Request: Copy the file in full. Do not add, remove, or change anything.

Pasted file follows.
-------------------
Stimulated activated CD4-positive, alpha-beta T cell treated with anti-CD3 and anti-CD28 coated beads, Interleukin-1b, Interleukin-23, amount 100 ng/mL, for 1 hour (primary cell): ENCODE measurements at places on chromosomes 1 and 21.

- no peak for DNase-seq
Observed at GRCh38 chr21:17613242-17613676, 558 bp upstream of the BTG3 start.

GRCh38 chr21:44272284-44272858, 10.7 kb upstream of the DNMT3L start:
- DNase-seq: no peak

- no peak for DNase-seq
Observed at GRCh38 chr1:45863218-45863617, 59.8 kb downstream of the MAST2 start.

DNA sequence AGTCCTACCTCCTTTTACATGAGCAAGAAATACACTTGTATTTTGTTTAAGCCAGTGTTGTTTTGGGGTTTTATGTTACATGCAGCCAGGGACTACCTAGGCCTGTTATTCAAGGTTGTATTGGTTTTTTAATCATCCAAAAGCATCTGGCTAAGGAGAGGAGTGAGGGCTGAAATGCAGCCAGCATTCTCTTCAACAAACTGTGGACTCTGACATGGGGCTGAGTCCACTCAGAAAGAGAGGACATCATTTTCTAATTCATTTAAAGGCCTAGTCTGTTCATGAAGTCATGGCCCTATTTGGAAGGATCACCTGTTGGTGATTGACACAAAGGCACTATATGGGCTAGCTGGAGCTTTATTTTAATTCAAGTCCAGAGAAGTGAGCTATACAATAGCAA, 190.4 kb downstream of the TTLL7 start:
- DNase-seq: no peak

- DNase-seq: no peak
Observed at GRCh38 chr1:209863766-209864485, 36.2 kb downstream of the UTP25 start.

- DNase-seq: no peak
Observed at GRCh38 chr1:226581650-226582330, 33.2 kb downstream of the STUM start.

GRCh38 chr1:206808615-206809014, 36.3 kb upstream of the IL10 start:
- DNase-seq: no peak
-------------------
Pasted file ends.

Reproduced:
Stimulated activated CD4-positive, alpha-beta T cell treated with anti-CD3 and anti-CD28 coated beads, Interleukin-1b, Interleukin-23, amount 100 ng/mL, for 1 hour (primary cell): ENCODE measurements at places on chromosomes 1 and 21.

- no peak for DNase-seq
Observed at GRCh38 chr21:17613242-17613676, 558 bp upstream of the BTG3 start.

GRCh38 chr21:44272284-44272858, 10.7 kb upstream of the DNMT3L start:
- DNase-seq: no peak

- no peak for DNase-seq
Observed at GRCh38 chr1:45863218-45863617, 59.8 kb downstream of the MAST2 start.

DNA sequence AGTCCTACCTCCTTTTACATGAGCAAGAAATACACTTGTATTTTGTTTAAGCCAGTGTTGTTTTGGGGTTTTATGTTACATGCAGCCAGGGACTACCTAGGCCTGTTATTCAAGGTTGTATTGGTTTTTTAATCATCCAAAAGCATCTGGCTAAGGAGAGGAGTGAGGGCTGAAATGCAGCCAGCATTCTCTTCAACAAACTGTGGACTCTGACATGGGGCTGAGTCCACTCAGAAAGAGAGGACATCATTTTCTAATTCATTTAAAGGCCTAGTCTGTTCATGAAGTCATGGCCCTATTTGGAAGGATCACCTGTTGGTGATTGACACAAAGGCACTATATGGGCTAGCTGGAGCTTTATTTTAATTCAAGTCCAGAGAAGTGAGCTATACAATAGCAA, 190.4 kb downstream of the TTLL7 start:
- DNase-seq: no peak

- DNase-seq: no peak
Observed at GRCh38 chr1:209863766-209864485, 36.2 kb downstream of the UTP25 start.

- DNase-seq: no peak
Observed at GRCh38 chr1:226581650-226582330, 33.2 kb downstream of the STUM start.

GRCh38 chr1:206808615-206809014, 36.3 kb upstream of the IL10 start:
- DNase-seq: no peak